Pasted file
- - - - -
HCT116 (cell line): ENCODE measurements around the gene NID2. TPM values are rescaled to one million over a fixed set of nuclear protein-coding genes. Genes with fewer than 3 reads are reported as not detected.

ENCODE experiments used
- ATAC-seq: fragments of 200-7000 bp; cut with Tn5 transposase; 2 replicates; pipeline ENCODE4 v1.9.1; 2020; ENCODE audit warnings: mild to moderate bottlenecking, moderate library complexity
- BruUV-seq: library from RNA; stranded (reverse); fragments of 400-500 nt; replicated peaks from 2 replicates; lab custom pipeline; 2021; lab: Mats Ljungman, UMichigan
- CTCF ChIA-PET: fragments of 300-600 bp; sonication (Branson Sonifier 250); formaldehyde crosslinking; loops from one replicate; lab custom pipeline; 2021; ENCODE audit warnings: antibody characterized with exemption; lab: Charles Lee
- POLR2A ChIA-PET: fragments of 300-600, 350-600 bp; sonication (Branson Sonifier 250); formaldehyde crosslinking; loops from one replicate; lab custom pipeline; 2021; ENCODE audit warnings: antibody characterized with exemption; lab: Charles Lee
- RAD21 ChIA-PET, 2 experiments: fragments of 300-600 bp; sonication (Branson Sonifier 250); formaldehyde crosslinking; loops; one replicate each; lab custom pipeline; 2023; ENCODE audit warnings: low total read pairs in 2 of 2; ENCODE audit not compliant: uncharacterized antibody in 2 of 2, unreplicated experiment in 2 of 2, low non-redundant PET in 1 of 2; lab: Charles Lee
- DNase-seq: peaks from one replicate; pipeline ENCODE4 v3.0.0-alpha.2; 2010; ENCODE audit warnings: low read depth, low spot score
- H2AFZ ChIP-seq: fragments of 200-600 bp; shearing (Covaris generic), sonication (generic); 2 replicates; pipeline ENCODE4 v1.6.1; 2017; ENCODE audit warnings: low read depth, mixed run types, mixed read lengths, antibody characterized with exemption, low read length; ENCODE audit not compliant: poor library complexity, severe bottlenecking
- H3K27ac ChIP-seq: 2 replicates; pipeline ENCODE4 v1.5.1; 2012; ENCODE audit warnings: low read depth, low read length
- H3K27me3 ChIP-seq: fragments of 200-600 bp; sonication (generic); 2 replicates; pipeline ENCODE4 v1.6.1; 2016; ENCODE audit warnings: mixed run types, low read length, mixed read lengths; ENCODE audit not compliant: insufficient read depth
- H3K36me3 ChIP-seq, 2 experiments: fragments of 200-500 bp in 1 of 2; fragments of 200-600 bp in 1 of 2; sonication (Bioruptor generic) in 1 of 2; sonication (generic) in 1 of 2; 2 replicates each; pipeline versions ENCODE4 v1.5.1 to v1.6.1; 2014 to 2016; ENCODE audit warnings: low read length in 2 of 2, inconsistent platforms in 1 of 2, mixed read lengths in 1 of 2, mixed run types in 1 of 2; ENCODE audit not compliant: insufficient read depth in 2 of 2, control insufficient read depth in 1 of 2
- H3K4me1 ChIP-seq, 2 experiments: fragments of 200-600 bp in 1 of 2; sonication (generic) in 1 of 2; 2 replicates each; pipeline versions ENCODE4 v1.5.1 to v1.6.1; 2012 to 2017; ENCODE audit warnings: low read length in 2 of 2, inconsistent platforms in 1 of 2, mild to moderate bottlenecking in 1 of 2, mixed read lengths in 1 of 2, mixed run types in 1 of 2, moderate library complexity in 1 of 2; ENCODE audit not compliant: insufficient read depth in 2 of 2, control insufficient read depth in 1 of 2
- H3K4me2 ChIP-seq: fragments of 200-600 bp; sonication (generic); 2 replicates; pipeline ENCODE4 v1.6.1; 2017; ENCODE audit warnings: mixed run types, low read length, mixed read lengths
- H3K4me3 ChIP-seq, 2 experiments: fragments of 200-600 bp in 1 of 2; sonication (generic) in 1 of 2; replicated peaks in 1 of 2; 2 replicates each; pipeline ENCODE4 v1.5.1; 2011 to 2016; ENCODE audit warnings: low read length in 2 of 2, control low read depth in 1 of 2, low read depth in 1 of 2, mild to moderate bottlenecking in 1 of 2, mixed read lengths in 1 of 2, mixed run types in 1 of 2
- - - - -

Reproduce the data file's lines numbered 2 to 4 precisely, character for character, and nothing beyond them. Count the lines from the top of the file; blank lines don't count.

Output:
ENCODE experiments used
- ATAC-seq: fragments of 200-7000 bp; cut with Tn5 transposase; 2 replicates; pipeline ENCODE4 v1.9.1; 2020; ENCODE audit warnings: mild to moderate bottlenecking, moderate library complexity
- BruUV-seq: library from RNA; stranded (reverse); fragments of 400-500 nt; replicated peaks from 2 replicates; lab custom pipeline; 2021; lab: Mats Ljungman, UMichigan